A really interesting look at the history of the Post Office, at its early creation and help in shaping America, up to it's struggle to change and stay flexible for the future. The author did an outstanding job of bringing this huge entity to life, and giving me a true appreciation for what the Post Office done. I won't complain about the the rising cost of stamps in the future.

Tuesday, August 23, 2016

Killer Look by Linda Fairstein, 383 pages

I might be petty, but it's kind of nice to see Alex Cooper not so perfectly put together.

Monday, August 22, 2016

The Elf Queen of Shannara by Terry Brooks, 359 pages

I've really enjoyed working my way back through this great fantasy series.

Emma by Jane Austen, 506 pages

One of my favorite Jane Austen books. I was so glad my book club picked this one, it's probably Austen's funniest and wittiest book.

Tuesday, August 9, 2016

Die Laughing by Carola Dunn, 276 pages

A historical murder mystery featuring the death of an English dentist. Very fun and well done.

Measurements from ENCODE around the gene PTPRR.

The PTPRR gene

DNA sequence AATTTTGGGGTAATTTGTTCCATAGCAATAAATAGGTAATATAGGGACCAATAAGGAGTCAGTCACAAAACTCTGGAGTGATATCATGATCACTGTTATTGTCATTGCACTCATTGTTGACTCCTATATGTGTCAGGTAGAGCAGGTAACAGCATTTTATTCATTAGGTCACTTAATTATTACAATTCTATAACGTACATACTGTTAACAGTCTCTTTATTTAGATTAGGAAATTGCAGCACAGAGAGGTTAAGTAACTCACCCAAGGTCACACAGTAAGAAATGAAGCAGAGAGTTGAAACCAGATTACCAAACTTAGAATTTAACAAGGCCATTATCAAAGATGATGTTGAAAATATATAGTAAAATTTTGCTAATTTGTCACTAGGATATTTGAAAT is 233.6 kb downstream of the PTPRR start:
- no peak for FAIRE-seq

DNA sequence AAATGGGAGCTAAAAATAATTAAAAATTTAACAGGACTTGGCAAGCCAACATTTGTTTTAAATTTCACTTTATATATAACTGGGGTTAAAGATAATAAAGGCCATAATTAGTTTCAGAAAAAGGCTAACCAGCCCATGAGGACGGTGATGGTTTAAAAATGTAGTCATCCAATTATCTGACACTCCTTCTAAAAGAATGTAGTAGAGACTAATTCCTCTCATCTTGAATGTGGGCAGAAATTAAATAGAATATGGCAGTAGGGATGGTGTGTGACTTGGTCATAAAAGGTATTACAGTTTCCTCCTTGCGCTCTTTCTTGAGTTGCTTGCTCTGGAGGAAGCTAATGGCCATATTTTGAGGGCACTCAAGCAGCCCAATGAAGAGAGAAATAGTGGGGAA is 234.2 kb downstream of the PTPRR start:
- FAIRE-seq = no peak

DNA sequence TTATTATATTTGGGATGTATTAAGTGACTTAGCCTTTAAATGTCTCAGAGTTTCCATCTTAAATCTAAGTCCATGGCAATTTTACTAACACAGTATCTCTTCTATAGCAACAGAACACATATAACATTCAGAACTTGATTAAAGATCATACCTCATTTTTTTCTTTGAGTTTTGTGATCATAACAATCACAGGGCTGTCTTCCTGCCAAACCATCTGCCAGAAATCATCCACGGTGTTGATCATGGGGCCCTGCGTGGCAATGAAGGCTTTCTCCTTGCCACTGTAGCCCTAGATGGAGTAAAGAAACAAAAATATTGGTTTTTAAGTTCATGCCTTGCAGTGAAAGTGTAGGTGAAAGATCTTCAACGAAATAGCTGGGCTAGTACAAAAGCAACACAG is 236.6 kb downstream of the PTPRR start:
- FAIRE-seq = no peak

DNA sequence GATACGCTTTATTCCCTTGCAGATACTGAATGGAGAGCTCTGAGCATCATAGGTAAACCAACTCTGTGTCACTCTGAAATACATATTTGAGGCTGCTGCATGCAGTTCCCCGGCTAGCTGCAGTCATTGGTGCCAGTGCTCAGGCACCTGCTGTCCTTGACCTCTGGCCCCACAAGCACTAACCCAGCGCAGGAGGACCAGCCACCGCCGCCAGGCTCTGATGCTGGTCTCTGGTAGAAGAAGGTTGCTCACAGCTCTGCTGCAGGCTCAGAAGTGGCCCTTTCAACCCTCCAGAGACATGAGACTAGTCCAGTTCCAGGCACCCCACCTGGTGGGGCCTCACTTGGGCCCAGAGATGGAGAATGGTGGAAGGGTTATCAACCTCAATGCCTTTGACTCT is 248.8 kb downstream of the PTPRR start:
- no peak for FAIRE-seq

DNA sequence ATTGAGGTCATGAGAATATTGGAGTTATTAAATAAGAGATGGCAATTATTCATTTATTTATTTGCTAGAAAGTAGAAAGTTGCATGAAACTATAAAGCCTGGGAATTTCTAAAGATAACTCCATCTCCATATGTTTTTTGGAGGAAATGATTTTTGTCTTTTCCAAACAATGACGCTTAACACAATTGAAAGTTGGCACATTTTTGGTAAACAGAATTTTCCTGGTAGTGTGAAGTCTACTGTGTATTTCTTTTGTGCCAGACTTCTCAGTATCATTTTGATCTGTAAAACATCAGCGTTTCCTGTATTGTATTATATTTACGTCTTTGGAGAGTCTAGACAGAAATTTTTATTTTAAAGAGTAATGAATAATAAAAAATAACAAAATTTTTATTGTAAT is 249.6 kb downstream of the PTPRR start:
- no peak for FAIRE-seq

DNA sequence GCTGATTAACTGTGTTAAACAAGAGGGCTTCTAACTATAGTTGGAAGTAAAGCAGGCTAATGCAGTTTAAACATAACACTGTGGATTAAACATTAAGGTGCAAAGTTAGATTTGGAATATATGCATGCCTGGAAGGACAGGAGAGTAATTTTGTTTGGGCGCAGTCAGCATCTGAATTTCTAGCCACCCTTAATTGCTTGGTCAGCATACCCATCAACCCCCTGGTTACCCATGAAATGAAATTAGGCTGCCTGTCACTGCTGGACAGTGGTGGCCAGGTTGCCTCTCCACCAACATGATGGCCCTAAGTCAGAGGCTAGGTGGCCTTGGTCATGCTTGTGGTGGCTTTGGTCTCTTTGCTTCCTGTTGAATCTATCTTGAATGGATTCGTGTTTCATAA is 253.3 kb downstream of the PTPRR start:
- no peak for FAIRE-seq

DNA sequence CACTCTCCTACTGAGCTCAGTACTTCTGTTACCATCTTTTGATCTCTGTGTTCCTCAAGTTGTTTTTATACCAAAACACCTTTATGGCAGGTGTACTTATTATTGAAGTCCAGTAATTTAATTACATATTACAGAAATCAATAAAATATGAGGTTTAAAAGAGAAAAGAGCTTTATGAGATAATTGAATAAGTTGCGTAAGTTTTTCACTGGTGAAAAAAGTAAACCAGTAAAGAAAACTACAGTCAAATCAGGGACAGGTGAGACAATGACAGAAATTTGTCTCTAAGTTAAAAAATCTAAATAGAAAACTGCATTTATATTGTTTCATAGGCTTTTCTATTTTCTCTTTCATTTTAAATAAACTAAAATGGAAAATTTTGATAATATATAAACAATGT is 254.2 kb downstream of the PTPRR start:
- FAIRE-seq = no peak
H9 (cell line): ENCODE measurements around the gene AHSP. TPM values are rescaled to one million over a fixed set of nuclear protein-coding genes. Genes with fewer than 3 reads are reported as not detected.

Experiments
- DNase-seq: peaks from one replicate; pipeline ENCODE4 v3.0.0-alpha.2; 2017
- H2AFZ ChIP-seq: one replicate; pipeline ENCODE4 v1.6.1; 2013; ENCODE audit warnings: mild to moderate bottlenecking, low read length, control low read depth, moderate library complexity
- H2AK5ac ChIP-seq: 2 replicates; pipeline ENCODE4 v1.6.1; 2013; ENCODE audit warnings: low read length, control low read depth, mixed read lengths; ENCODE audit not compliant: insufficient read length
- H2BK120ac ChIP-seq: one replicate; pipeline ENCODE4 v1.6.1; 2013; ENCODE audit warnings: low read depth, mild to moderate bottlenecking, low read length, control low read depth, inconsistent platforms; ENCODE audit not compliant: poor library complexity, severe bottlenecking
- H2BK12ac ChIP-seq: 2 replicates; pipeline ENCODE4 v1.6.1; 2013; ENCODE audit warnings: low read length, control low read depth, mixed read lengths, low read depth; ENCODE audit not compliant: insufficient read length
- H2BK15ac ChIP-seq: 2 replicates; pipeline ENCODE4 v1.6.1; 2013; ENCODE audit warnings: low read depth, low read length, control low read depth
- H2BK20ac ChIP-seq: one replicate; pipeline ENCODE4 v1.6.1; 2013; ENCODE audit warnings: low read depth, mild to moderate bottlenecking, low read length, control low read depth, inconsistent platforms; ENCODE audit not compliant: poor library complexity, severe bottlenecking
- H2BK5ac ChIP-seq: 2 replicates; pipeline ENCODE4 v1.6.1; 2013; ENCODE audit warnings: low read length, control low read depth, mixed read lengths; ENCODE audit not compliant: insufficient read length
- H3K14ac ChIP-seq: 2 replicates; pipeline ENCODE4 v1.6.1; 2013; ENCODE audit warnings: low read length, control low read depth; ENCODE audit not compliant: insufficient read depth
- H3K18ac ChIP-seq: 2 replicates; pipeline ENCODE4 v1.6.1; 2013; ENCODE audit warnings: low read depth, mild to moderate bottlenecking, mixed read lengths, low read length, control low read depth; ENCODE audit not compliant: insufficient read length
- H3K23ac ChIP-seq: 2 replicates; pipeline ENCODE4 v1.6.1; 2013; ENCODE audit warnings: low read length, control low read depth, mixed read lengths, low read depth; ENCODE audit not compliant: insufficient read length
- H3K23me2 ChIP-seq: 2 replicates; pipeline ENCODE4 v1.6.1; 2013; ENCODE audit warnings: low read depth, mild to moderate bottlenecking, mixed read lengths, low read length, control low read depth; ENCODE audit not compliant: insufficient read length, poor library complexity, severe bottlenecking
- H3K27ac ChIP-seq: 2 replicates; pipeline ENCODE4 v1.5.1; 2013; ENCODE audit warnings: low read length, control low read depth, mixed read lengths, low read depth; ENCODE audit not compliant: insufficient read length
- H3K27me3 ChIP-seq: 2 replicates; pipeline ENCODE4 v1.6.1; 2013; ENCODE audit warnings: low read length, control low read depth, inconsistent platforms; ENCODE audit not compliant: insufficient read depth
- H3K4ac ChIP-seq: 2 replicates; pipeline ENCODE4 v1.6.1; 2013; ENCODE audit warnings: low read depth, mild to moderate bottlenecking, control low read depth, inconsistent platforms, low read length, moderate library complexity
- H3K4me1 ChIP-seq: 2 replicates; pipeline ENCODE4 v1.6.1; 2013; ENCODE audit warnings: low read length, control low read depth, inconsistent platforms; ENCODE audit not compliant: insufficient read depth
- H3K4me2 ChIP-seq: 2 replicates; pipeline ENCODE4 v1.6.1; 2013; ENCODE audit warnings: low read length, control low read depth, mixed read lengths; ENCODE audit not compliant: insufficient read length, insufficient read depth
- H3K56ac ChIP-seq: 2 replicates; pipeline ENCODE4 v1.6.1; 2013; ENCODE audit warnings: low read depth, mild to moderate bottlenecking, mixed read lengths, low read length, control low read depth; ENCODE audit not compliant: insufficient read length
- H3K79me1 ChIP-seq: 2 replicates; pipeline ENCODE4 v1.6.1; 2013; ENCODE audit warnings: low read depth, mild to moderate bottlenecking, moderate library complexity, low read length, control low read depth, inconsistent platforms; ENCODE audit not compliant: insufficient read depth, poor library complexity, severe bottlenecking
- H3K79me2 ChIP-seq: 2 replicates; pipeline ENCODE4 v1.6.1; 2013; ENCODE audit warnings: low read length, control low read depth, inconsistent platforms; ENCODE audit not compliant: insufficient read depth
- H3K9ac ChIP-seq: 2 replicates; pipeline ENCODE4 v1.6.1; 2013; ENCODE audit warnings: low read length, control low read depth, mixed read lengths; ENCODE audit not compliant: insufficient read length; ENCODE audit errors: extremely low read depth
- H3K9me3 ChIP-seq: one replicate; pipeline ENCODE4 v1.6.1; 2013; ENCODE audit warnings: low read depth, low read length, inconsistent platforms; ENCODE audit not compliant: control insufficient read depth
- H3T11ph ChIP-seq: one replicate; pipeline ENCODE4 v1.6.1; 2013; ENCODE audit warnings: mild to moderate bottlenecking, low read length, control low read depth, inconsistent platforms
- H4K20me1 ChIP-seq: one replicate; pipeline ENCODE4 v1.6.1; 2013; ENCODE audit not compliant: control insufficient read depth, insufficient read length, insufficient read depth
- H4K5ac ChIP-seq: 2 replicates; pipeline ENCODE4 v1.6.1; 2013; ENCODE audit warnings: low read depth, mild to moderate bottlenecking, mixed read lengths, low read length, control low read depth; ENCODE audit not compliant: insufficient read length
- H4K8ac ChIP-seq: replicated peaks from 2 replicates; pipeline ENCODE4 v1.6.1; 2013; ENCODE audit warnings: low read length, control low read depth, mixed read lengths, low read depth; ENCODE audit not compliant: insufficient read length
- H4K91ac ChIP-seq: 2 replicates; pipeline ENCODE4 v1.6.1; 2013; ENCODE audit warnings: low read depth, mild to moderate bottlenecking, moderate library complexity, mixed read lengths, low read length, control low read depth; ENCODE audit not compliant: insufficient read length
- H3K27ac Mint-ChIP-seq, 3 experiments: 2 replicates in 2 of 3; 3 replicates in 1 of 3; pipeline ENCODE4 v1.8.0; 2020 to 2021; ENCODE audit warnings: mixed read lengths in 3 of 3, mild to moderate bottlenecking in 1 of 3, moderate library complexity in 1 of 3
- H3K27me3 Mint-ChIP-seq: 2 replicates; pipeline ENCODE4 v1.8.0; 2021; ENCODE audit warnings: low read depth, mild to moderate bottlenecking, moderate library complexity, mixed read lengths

A Mourning Wedding by Carola Dunn, 280 pages

These are such fun mysteries, even when you need a scorecard to keep track of all the family members.

Monday, August 8, 2016

The Young Wan by Brendan O'Carroll, 208 pages

A prequel to The Mammy series by this author. Looking at Agnes' Brown's childhood and such. I love these books, I'm very sad now that I've read them all.

Saturday, August 6, 2016

Where Shadows Dance by C. S. Harris, 342 pages

I'm pretty much devouring these books at this point. Fantastic mysteries.

What Remains of Heaven by C. S. Harris, 321 pages

The Sebastian St. Cyr mysteries are a new favorite of mine. I've really enjoyed watching the developing relationship between him and Hero Jarvis. You definitely want to start from the beginning from these books to truly appreciate the details.

Friday, August 5, 2016

Kilt at the Highland Games by Kaitlyn Dunnett, 279 pages

These aren't bad mysteries, just not my favorite anymore. I'll still pick them up though since they're a fast read.

Thursday, August 4, 2016

The Wicked Boy: The Mystery of a Victorian Child Murderer by Kate Summerscale, 378 pages